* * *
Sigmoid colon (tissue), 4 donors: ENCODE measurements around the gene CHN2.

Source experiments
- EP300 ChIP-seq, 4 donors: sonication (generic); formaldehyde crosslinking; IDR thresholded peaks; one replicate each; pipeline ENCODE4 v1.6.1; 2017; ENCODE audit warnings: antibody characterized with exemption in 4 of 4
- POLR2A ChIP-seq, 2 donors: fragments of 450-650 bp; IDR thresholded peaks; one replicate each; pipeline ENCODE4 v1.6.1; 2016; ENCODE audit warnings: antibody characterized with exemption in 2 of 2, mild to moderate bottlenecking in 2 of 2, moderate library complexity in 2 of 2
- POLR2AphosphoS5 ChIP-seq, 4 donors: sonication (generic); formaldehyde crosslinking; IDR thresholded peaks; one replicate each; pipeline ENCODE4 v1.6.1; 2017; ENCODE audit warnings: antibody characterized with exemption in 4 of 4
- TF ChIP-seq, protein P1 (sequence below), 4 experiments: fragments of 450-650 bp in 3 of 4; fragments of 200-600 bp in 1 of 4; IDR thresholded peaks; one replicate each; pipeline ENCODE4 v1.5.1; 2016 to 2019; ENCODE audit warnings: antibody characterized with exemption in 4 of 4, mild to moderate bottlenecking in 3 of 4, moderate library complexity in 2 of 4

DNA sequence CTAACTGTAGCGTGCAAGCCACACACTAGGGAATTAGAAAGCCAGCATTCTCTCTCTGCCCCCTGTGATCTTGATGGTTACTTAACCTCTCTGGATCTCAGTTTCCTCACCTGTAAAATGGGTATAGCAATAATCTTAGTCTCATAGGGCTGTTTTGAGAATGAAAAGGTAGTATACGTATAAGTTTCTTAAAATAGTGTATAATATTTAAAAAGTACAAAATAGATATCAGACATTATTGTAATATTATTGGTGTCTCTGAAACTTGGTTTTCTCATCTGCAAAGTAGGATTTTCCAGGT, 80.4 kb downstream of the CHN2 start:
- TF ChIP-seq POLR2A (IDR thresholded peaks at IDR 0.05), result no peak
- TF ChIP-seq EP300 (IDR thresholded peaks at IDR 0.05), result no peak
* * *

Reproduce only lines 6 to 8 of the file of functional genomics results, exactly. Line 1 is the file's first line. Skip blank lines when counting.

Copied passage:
- TF ChIP-seq, protein P1 (sequence below), 4 experiments: fragments of 450-650 bp in 3 of 4; fragments of 200-600 bp in 1 of 4; IDR thresholded peaks; one replicate each; pipeline ENCODE4 v1.5.1; 2016 to 2019; ENCODE audit warnings: antibody characterized with exemption in 4 of 4, mild to moderate bottlenecking in 3 of 4, moderate library complexity in 2 of 4

DNA sequence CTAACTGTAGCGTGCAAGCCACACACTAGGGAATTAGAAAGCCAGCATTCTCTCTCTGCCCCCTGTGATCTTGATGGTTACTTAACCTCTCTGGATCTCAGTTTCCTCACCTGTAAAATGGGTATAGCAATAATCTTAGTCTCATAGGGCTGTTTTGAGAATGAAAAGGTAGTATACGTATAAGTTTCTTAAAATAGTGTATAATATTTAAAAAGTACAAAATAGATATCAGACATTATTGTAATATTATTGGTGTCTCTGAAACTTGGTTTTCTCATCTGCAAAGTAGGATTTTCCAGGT, 80.4 kb downstream of the CHN2 start:
- TF ChIP-seq POLR2A (IDR thresholded peaks at IDR 0.05), result no peak